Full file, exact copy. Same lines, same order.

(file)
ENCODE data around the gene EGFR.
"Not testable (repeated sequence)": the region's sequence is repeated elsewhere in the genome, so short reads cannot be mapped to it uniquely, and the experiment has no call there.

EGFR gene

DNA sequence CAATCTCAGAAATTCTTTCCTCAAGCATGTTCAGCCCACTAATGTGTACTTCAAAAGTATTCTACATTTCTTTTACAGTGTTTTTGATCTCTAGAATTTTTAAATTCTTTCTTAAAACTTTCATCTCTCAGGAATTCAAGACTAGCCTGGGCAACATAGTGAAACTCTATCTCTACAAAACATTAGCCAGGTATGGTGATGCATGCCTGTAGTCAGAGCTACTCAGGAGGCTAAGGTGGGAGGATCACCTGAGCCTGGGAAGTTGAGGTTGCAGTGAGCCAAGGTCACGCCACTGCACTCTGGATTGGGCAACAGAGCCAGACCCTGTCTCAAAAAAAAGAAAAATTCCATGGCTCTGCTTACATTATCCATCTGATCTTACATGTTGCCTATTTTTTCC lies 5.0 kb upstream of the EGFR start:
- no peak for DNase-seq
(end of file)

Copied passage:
ENCODE data around the gene EGFR.
"Not testable (repeated sequence)": the region's sequence is repeated elsewhere in the genome, so short reads cannot be mapped to it uniquely, and the experiment has no call there.

EGFR gene

DNA sequence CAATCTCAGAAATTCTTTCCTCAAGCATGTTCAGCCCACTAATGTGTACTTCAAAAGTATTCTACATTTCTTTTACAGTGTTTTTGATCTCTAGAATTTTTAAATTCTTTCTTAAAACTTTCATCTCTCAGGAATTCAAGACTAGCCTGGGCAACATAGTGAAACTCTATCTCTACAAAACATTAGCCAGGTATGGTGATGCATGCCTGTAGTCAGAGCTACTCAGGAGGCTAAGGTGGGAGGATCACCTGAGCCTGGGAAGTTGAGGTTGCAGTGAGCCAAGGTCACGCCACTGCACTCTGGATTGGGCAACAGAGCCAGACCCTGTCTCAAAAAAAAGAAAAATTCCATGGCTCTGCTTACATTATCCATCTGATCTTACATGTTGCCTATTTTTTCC lies 5.0 kb upstream of the EGFR start:
- no peak for DNase-seq